Eighth-graders at Prairie Trail Middle School in Olathe are producing a show of support — literally.
They are presenting a play in honor of fellow student 11-year-old Blake Lehmkuhl.
Cast in their roles about a month ago, 30 theater students are learning their lines and staying after school to practice for the May 12 show.
But they’re not acting when it comes to caring about their sixth-grade friend.
“Blake was in an accident and we knew he was going through a lot while recovering,” said Evan Wohlenhaus, 14. “We want to help kids like him who are going through similar things.”
The show not only honors Blake but also benefits Children’s Mercy Hospital, where Blake had been a patient.
The last time many of them saw Blake was the day before the boating accident that changed his life in November of 2015.
Blake was in a school play, “A Seussified Christmas Carol.”
“One minute they’re acting with him on stage and the next minute, he’s in the hospital in a traumatic way,” said Dana Davis, Prairie Trail theater teacher.
Blake suffered a severe brain injury in a boat-on-boat collision at Lake of the Ozarks, explained his mother, Annie Martin. He was in a hospital in Columbia for 12 days, five of those days in a coma.
He was then taken by ambulance to Children’s Mercy Hospital in Kansas City, where he was hospitalized for seven weeks on the rehabilitation floor. The brain injury caused a stroke in the center of his brain and has impaired movement on his left side.
Blake’s recovery involves three full days at the Rehabilitation Institute of Kansas City and two two-hour days a week at Prairie Trail. April 19 was his first day back at school since the Christmas play.
And he was able to attend his favorite class — theater.
While Blake was hospitalized, his schoolmates sent cards, a poster and get-well wishes to him.
But they wanted to do more.
Yet, they’re young teenagers. What could they do?
They knew they didn’t have money to donate but they did have time and energy and they recalled how much Blake enjoyed his speaking role and appearance on stage earlier in the year.
“We knew him because he was in a play with us first semester,” said Amber Morgan, 14, an eighth-grader.
A plot was hatched: The students would rally for Blake’s recovery with their own special production.
“These kids feel they have the power to help through this play,” Davis said.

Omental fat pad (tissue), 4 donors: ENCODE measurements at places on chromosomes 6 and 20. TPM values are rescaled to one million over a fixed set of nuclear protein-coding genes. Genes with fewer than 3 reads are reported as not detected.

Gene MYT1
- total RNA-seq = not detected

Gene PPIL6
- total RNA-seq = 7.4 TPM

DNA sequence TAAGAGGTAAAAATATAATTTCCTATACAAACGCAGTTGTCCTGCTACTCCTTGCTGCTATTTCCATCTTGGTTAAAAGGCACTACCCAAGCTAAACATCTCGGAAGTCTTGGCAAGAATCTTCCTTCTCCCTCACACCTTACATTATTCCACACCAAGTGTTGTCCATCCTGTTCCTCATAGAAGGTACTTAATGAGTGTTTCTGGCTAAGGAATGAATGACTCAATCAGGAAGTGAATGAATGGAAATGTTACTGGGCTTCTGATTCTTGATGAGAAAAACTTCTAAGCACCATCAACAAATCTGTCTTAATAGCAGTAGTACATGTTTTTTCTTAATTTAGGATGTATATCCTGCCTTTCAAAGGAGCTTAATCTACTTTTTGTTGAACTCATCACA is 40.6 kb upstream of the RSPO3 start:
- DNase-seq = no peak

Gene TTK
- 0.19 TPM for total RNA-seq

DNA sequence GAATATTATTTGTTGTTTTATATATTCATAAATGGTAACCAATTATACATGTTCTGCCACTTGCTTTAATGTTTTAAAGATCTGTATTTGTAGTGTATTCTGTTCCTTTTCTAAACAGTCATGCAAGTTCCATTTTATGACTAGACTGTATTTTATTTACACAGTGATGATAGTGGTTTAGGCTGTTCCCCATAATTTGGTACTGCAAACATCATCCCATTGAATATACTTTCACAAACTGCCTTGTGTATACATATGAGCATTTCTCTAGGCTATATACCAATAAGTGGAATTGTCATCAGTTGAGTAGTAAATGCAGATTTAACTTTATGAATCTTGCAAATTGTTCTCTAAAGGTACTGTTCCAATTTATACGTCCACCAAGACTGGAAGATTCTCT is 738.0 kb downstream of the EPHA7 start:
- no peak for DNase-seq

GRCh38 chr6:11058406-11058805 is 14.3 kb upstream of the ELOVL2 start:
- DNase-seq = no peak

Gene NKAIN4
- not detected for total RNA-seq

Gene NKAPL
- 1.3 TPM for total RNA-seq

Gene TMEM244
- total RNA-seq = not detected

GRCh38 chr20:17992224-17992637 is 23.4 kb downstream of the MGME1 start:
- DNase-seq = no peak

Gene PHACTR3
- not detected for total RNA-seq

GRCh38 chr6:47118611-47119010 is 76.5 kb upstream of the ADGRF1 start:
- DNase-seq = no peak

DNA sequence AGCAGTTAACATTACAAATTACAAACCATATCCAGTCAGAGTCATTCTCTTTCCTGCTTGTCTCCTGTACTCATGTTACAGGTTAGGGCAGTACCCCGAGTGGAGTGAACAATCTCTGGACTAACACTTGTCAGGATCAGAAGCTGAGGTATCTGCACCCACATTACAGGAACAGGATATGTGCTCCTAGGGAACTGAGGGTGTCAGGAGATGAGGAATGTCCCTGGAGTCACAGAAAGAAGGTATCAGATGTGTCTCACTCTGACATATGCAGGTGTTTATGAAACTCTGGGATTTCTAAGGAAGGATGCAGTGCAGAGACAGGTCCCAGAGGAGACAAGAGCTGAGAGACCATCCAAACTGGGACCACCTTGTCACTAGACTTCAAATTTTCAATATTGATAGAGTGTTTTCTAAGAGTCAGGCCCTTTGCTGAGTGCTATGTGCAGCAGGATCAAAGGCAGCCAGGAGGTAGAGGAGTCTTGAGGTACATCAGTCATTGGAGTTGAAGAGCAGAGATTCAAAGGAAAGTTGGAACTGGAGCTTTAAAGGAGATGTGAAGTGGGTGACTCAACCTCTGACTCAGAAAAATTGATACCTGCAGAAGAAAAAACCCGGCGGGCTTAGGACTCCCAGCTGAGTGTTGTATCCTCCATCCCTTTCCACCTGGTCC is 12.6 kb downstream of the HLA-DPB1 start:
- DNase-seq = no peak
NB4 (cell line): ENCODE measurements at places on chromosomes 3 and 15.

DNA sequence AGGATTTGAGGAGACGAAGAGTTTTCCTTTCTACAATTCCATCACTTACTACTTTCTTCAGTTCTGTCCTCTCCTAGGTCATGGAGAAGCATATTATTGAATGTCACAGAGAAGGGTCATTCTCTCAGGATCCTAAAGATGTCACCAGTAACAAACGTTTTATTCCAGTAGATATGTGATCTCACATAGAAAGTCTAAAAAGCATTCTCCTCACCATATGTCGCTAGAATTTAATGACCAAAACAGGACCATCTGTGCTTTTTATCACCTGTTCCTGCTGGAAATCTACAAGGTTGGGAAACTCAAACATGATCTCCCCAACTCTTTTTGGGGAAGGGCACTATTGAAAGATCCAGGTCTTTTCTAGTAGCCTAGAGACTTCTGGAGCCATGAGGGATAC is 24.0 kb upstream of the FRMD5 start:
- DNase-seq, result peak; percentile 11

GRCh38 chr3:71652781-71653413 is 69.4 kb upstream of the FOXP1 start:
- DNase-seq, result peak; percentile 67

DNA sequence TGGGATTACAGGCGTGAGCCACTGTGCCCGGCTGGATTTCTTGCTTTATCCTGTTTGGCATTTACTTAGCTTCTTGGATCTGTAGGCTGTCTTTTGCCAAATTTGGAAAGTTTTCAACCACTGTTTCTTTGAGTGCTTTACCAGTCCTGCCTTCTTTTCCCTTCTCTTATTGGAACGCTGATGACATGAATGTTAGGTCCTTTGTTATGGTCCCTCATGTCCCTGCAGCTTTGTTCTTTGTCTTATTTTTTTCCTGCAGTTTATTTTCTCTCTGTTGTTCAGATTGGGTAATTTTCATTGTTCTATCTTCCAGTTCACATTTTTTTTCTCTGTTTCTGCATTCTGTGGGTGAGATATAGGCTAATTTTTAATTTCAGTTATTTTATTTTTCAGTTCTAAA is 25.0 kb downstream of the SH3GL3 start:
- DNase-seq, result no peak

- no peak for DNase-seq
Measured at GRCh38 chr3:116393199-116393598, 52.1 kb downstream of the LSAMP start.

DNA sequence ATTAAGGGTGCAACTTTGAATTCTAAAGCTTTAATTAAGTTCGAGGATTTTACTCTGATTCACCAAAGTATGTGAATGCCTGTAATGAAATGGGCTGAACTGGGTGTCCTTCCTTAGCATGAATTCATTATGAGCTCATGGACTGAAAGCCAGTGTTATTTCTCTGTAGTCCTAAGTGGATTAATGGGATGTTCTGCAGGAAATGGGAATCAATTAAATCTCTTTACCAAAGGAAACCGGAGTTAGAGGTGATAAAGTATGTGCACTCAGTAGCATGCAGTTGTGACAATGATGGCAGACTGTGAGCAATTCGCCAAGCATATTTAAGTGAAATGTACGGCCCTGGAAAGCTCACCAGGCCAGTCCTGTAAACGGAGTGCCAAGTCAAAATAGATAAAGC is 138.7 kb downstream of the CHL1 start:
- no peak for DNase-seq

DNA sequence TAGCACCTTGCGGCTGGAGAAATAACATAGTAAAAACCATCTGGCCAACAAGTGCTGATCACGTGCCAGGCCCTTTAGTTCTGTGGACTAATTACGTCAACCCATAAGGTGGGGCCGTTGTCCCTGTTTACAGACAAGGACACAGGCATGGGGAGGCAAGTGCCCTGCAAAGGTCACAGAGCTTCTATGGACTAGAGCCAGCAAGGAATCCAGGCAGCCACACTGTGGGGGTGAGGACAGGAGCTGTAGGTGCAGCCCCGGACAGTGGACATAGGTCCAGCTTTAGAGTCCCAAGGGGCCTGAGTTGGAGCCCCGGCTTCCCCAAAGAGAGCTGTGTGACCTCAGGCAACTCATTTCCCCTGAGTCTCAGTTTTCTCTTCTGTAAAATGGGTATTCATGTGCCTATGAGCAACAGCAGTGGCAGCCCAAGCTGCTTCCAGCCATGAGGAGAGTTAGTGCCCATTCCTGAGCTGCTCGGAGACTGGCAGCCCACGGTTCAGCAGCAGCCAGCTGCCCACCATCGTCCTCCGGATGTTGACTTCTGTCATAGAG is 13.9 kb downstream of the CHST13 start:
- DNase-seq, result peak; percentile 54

Evan recommended “The 9 Worst Breakups of All Time,” a comedy about relationships ending in unexpected ways.
In one scene, for example, a boy and girl marvel at how much they have in common and what a good match they are. They take turns yelling out things they both like. Both of them know that the girl is preparing to leave for a month in England. When her boyfriend calls out the topic “the first thing you’re going to do when you get there,” the girl says, “Break up with you.”
Evan plays the boyfriend in this breakup. He plays two other roles too, including a Civil War breakup.
The play opens in modern times with a boy ending a relationship with a girlfriend. She wails that her breakup is the worst one ever.
Not so, says a narrator who suddenly appears to tell her that throughout history, there have been far worse breakups than hers. They then embark on a tour of breakups from caveman days to modern times.
Blake will be in the audience and is looking forward to the comedy.
“It feels good to laugh,” Blake said in a telephone interview.
Blake talks enthusiastically about school and the therapy helping him regain use of his left side.
Blake even jokes with his mother: “He said to me one day, ‘You have a worse memory than I do and you don’t even have a brain injury,’ ” Martin recalled.
Amber, who is directing the play, said the benefit has double meaning for her.
“Children’s Mercy saved my sister’s life,” she said. Her sister has a rare genetic disorder, she said, that can be life-threatening at times.
The theater teacher has been working with Megan Stock, assistant director of community engagement and events at Children’s Mercy, to promote the show.
“As a non-profit hospital, we are always grateful to those in the community who do more for our patients and families especially when our area students are the ones leading the effort,” Stock said. “The students at Prairie Trail Middle School are honoring a classmate with this special performance and we’re so appreciative that they are including Children’s Mercy.”
The benefit, Blake said “is a great way to help kids with brain injuries. I feel honored to be the person they’re doing it for.”
“The 9 Worst Breakups of All Time”: 7 p.m. on Thursday, May 12, in the auditorium of Prairie Trail Middle School, 21600 W. 107th St. in Olathe. Tickets are $3 at the door.
The show is a benefit for Children’s Mercy Hospital, presented in honor of Prairie Trail Middle School student Blake Lehmkuhl.